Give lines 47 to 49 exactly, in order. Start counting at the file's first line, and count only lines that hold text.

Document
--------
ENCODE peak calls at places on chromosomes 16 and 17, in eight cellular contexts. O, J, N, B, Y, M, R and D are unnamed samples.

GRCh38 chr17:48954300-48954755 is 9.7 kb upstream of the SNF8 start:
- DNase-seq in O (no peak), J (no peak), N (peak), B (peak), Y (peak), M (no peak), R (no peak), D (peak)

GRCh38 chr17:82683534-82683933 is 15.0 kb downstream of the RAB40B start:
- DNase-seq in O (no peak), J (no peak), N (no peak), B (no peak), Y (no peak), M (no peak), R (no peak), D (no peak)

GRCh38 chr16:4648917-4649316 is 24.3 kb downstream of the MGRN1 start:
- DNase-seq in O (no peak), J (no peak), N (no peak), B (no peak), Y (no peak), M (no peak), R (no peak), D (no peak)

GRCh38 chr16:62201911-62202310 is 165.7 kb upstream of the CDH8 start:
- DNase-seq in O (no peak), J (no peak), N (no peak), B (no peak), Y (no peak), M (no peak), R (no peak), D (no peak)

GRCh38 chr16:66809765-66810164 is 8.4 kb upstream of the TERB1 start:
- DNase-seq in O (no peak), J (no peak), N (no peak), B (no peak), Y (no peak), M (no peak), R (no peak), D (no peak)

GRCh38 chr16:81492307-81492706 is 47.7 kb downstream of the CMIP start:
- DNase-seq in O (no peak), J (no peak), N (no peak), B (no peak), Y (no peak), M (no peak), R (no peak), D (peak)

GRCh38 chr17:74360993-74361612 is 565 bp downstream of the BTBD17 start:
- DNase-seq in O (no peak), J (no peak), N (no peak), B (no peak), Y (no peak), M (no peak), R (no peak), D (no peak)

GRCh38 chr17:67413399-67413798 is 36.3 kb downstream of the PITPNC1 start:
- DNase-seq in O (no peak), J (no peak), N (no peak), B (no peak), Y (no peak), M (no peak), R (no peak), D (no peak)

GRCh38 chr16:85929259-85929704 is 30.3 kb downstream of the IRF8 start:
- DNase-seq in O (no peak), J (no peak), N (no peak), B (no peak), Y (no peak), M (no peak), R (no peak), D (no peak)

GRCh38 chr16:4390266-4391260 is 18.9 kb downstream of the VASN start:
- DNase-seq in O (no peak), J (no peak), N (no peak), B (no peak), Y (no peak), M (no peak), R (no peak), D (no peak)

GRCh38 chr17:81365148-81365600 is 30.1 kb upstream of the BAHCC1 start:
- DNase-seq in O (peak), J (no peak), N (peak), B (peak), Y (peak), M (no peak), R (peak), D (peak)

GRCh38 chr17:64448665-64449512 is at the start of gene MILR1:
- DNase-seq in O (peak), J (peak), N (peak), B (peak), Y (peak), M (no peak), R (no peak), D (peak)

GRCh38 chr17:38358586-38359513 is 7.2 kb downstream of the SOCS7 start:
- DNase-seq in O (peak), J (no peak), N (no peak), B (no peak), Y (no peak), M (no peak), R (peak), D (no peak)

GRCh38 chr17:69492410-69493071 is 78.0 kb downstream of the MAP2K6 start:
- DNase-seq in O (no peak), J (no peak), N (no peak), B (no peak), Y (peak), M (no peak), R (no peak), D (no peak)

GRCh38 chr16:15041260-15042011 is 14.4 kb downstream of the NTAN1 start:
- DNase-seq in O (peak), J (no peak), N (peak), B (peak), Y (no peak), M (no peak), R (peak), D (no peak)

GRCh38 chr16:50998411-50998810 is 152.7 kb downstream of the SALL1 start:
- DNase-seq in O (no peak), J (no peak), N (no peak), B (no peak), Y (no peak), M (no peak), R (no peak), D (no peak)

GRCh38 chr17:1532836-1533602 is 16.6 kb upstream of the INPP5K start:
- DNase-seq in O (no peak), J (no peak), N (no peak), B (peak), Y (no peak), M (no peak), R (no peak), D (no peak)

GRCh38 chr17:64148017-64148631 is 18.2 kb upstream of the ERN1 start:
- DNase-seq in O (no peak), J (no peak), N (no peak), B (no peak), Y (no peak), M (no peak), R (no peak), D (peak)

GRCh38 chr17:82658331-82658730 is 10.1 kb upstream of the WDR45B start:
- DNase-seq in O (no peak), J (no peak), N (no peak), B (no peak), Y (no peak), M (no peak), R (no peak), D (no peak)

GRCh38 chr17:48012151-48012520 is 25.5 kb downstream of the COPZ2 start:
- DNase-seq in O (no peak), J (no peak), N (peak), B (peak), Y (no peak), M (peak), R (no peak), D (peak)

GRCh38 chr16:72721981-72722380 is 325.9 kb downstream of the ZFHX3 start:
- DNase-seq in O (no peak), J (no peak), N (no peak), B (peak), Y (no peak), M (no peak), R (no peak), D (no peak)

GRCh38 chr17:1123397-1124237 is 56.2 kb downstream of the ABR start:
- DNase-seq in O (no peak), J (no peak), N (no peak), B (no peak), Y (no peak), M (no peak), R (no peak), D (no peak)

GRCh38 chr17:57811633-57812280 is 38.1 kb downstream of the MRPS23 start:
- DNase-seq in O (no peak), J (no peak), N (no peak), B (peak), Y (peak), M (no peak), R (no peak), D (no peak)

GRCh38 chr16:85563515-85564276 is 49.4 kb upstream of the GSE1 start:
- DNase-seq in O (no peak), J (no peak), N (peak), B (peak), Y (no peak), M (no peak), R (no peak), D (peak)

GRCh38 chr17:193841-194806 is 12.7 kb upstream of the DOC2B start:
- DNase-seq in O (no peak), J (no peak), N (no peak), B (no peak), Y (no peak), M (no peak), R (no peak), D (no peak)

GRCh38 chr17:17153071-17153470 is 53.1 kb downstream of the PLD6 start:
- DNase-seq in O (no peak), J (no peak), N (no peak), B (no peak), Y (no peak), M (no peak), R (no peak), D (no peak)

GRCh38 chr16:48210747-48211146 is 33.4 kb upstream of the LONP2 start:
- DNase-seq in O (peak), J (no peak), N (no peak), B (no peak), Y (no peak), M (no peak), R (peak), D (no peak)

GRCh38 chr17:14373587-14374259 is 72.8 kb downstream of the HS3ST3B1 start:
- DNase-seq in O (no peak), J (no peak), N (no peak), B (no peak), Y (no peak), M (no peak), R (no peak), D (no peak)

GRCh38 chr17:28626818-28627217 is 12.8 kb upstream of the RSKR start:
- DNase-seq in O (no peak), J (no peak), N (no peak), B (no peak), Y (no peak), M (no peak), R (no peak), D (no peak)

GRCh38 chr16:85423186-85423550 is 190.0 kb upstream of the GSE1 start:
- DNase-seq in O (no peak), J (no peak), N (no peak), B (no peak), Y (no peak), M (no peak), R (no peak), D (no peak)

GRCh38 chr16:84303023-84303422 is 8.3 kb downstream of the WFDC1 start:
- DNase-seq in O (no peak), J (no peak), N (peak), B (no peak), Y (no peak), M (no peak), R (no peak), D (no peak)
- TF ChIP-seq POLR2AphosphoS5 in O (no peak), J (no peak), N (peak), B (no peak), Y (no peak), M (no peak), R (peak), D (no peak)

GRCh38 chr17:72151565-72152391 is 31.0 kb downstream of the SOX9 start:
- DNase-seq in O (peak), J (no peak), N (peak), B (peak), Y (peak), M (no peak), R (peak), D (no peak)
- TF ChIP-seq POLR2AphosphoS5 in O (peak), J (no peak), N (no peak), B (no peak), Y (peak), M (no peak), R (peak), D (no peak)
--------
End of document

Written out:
- DNase-seq in O (no peak), J (no peak), N (no peak), B (peak), Y (peak), M (no peak), R (no peak), D (no peak)

GRCh38 chr16:85563515-85564276 is 49.4 kb upstream of the GSE1 start:
- DNase-seq in O (no peak), J (no peak), N (peak), B (peak), Y (no peak), M (no peak), R (no peak), D (peak)